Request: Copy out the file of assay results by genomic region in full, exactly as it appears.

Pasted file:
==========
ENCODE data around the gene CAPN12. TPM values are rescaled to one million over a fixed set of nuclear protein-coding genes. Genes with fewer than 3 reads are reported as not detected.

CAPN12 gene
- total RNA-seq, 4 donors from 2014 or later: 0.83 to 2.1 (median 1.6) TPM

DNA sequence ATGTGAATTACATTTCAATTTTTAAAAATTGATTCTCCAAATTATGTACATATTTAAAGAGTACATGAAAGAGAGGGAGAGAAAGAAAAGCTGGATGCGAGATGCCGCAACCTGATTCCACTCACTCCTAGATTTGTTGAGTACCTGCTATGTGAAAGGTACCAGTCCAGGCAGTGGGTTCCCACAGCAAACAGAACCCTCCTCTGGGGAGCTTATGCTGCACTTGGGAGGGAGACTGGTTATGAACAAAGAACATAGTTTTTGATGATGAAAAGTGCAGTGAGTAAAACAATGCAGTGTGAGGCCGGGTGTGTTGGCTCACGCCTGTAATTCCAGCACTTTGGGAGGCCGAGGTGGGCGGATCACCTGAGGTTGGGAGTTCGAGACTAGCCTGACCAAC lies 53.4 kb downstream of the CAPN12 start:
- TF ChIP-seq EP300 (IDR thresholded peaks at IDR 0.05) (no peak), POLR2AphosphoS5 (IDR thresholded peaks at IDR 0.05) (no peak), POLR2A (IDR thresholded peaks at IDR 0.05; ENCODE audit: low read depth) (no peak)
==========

ENCODE data around the gene CAPN12. TPM values are rescaled to one million over a fixed set of nuclear protein-coding genes. Genes with fewer than 3 reads are reported as not detected.

CAPN12 gene
- total RNA-seq, 4 donors from 2014 or later: 0.83 to 2.1 (median 1.6) TPM

DNA sequence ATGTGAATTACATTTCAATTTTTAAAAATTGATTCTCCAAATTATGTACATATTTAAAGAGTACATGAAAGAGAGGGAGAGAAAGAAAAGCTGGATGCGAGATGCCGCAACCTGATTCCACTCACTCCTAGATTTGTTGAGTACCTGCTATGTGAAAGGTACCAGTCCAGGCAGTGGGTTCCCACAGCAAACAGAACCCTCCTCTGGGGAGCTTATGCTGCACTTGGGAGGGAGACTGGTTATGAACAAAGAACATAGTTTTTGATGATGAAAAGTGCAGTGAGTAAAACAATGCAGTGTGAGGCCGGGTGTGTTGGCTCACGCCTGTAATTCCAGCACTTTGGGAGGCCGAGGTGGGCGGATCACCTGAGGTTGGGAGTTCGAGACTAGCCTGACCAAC lies 53.4 kb downstream of the CAPN12 start:
- TF ChIP-seq EP300 (IDR thresholded peaks at IDR 0.05) (no peak), POLR2AphosphoS5 (IDR thresholded peaks at IDR 0.05) (no peak), POLR2A (IDR thresholded peaks at IDR 0.05; ENCODE audit: low read depth) (no peak)